Three games in four nights might seem pretty daunting, but Charlie McAvoy had to be thrilled with a chance to put Sunday’s loss against the Sabres in the rearview as quickly as possible.
The 20-year-old defenseman has been strong for the B’s since returning from a 20-game absence due to a concussion — but McAvoy (and most of the Bruins, for that matter) didn’t have much of an answer for Jack Eichel and the rest of Buffalo’s top line at TD Garden.
Both McAvoy and his partner, Matt Grzelcyk, bore the brunt of Eichel’s offensive salvo on Sunday, with both B’s blueliners saddled with two goals against in the 4-2 loss.
In 12:25 of 5v5 TOI in which Eichel and McAvoy were on the ice together, Boston posted a 47.83 Corsi-For Percentage, while the Sabres held the edge in high-danger scoring chances, 4-1. Ouch.
“Charlie’s played against top lines since he’s been here, essentially. So, he’s been replacing (Zdeno Chara’s) minutes against them," Bruce Cassidy said following Sunday's loss. "We’ve used (John) Moore on that spot and Grizz and Charlie have been a pair, so we thought they could do the job.”
It was a rough result, but one to be expected for a younger skater going toe-to-toe with one of the top pivots in the league. McAvoy’s uncharacteristic struggles shed light on a greater cause for concern for a B’s D corps starting to feel the loss of regulars like Chara and Kevan Miller.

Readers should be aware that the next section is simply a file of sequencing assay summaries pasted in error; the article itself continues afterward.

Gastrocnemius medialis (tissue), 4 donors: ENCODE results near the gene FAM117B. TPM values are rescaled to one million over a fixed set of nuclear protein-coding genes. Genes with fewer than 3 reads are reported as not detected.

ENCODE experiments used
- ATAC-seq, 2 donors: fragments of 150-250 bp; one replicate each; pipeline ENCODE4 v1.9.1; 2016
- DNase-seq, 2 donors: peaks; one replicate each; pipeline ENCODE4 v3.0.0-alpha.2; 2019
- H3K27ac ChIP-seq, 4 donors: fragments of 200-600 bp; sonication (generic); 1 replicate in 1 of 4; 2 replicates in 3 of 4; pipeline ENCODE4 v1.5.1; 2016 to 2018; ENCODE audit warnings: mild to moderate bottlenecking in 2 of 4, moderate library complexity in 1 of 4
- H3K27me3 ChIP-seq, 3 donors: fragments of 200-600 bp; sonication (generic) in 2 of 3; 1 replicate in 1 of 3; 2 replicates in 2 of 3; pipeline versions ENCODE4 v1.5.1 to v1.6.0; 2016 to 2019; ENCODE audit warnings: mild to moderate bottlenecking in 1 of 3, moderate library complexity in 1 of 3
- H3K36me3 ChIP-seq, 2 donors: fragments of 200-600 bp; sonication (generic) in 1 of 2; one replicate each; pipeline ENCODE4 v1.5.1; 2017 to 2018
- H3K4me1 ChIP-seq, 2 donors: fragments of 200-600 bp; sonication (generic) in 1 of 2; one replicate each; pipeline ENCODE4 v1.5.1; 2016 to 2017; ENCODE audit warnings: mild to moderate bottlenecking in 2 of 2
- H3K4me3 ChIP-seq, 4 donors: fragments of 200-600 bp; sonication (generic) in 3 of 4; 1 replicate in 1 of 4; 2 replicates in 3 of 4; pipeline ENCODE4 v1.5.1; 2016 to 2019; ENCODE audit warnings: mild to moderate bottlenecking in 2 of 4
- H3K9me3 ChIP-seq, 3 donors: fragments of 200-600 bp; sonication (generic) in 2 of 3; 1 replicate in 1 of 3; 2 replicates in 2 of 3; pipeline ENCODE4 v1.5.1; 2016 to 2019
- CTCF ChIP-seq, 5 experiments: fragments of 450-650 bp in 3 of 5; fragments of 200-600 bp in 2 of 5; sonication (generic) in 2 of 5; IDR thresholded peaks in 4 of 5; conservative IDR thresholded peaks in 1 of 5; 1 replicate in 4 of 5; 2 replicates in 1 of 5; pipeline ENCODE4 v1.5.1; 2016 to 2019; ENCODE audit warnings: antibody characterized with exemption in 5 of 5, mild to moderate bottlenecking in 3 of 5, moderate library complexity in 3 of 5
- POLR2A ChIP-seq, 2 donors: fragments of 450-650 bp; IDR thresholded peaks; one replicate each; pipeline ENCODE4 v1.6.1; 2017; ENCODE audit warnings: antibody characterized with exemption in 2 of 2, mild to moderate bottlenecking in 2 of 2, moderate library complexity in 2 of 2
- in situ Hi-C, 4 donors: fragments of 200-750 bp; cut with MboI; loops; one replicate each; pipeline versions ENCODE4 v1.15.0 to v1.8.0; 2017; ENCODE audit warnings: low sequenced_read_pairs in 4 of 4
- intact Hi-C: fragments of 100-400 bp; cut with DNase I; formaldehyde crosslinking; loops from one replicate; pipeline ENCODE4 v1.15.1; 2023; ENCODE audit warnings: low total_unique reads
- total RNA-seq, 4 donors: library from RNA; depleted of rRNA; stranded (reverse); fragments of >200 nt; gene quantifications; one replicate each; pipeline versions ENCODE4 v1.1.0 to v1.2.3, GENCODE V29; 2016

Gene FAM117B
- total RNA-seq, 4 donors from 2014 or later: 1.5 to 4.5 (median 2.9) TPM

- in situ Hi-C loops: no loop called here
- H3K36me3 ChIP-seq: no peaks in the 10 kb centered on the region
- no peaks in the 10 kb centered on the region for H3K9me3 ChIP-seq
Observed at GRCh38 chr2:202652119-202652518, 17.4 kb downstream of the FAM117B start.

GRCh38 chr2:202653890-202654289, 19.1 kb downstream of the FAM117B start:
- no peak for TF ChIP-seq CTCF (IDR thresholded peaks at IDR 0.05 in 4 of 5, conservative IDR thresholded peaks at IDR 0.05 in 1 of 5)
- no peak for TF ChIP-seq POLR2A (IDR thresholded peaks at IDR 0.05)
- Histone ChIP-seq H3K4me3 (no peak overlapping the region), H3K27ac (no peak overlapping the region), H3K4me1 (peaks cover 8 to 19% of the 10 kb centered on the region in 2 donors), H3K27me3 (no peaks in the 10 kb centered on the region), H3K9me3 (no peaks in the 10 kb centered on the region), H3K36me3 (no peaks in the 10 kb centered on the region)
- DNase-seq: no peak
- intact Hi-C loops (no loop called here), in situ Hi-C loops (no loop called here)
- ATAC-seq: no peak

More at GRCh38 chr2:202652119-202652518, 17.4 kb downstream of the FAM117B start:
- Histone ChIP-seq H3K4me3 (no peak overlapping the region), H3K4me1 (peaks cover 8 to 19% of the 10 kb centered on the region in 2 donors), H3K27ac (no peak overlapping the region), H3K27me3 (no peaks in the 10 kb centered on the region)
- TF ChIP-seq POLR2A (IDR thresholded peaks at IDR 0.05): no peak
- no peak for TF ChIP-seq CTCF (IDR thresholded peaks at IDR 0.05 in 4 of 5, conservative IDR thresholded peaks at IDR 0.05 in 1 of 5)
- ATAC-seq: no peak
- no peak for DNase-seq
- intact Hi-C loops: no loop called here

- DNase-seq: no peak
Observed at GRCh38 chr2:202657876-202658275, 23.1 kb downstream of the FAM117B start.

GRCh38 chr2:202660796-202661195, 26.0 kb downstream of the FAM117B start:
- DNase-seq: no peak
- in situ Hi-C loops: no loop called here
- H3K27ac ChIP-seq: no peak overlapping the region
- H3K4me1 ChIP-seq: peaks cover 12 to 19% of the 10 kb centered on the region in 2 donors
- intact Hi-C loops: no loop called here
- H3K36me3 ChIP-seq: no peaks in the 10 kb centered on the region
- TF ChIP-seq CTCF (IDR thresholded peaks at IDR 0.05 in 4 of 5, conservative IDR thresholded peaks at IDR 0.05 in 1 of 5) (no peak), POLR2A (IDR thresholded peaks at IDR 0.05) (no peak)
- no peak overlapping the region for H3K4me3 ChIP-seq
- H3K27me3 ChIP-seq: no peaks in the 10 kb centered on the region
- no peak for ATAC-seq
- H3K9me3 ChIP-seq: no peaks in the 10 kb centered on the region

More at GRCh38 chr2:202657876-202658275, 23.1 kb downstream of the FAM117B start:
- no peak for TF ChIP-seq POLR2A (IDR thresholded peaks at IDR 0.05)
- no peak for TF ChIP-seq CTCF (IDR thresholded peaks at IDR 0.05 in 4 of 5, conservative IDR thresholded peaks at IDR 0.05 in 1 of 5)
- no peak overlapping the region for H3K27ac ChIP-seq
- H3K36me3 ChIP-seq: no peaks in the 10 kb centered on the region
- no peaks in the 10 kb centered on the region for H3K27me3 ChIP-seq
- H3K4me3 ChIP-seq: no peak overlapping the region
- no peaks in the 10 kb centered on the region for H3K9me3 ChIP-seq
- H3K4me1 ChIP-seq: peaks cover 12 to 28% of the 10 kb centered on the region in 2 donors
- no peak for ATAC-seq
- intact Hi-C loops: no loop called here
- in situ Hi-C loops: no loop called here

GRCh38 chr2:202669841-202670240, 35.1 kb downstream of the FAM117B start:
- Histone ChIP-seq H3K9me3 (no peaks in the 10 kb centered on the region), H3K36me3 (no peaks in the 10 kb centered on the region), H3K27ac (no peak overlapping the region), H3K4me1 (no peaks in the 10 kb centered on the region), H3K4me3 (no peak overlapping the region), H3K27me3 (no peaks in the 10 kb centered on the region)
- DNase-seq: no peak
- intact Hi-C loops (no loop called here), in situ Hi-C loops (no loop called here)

While Boston entered Monday’s road matchup against the Canadiens second in the league in goals allowed per game at 2.67, a few faults in the armor started to become more pronounced — with the Bruins surrendering four or more goals in four of its last eight games.
So what changed, then, during Boston’s 4-0 rout against the Habs?
Well, plenty did go the Bruins way.
For one, it helps when a sloppy outing from Montreal (24 giveaways) leads to easy entries and sustained offensive zone time for the B’s, while a relentless forecheck kept the Habs hemmed in — and made for a relatively easy night for Jaroslav Halak (22 saves in a shutout).
But on the blue line, it hard to ignore the lift that McAvoy provides for Boston’s D corps when he starts to hit his stride.